by jkatejohnston

8 December 2013

Dear Max,

About a month ago I meant to write about riding to work after a wind storm, and one of the side streets was covered with sycamore leaves, no pavement visible all the way across. It looked so peaceful. There are still leaves on the ground now, but we’re coming to the end of it. And when I ride to work, I dress more or less for the slopes. The air is dry, and the sycamore trunks and branches are white in the morning sun. Blue sky behind the branches.

On Friday at work, all day it got darker and darker. I walked to the seventeenth floor in the early afternoon and looked north. Black clouds. But I got home before the real rain started. And here I am in the early morning dark, lit by the gas fire and the Christmas tree and the glow of my laptop screen. Teresa just left for the gym. (She walks there.) “If I don’t come back, just go search for an icicle.” Enzo’s watching some new Japanese cartoon that we don’t think is too slutty or violent. Comfort all around.

Last night after reading books, Enzo wanted to draw an oarfish and write something about it. And he started to cry a little—the kind of crying where he’s deciding to do it, not fake, but not exactly spontaneous either. Mostly just tired. “I don’t know how to write. I want to do homework.” So I got out his dry-erase writing pad, and he practiced writing numbers and letters for a few minutes. (I think Teresa got this writing pad for him years ago before we decided to do Waldorf.) Then he drew an oarfish and I said the letters to him and he wrote them down. And then he went to bed.

His drawings look like the drawings of abused and neglected children in studies on the subject. He gets that from me.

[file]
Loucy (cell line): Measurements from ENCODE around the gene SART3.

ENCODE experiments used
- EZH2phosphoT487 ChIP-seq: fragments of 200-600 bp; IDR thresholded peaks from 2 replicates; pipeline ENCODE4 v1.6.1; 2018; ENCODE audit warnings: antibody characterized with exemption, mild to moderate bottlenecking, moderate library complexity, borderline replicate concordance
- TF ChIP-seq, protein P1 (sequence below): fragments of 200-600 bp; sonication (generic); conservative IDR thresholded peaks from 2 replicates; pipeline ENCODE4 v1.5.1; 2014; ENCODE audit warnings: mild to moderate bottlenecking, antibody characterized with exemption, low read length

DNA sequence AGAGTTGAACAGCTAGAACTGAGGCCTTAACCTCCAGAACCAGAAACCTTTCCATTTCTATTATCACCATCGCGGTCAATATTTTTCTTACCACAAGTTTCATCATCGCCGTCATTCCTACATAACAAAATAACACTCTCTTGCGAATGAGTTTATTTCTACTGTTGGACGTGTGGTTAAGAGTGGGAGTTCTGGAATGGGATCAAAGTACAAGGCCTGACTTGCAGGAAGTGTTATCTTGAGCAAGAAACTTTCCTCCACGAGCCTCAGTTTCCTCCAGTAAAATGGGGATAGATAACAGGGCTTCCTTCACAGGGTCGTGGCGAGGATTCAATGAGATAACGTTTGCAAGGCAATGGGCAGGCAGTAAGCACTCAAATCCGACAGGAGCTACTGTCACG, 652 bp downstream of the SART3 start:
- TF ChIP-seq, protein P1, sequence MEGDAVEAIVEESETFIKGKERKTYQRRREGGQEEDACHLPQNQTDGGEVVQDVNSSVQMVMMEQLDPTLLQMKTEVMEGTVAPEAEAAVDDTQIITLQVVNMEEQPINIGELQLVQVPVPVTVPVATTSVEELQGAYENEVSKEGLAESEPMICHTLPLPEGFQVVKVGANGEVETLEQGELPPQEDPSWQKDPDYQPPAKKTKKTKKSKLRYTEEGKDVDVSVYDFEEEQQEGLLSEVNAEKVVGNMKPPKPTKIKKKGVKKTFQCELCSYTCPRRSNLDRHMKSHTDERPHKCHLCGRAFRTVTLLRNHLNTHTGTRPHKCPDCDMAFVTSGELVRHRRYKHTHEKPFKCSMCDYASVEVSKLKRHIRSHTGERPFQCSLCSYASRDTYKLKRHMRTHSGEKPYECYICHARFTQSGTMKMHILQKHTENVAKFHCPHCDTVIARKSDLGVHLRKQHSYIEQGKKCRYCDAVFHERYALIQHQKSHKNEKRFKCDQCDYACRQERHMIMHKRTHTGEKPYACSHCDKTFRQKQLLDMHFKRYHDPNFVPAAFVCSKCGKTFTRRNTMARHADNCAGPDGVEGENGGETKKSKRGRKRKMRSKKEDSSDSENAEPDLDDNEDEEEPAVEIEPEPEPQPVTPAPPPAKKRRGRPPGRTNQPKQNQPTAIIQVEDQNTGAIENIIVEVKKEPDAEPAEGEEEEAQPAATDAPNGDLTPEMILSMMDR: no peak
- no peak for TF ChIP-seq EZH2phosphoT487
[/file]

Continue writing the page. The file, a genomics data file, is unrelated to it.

I’d better get these notes typed up while I still remember something about them:

Enzo was running his fingers through the coins from his piggy bank. (His piggy bank is a plastic peanut butter jar.) “We’re not running poor yet. Because of my money. Which makes me a target for every robber in town.”

Enzo and I mixed corn starch and water to make a strange thick paste. Then he started adding food coloring. “It’s like alien DNA. Only Nature knows. The blue just gets beautifuler by the minute. Moving beauty.” He got tiny dinosaurs and sunk them in the mixture. Then he got out a pizza cutter, a melon baller, a pumpkin carver (a tiny serrated saw-like thing) and a sushi mat. And tinkered with all of the above.

I gave Enzo my front bike light to use as a flashlight at night because his ran out of batteries. You can set it to a steady light or a slow flash or a fast flash. I left his bedroom and he set the light to fast flash. “Kate! Yo, Johnston! This is the signal that means I want something.”

And on the backside of this notepad is a very old note from a scene I don’t remember at all now. But the note says, “Are we gonna do some math? I’m attracted to doing some math.”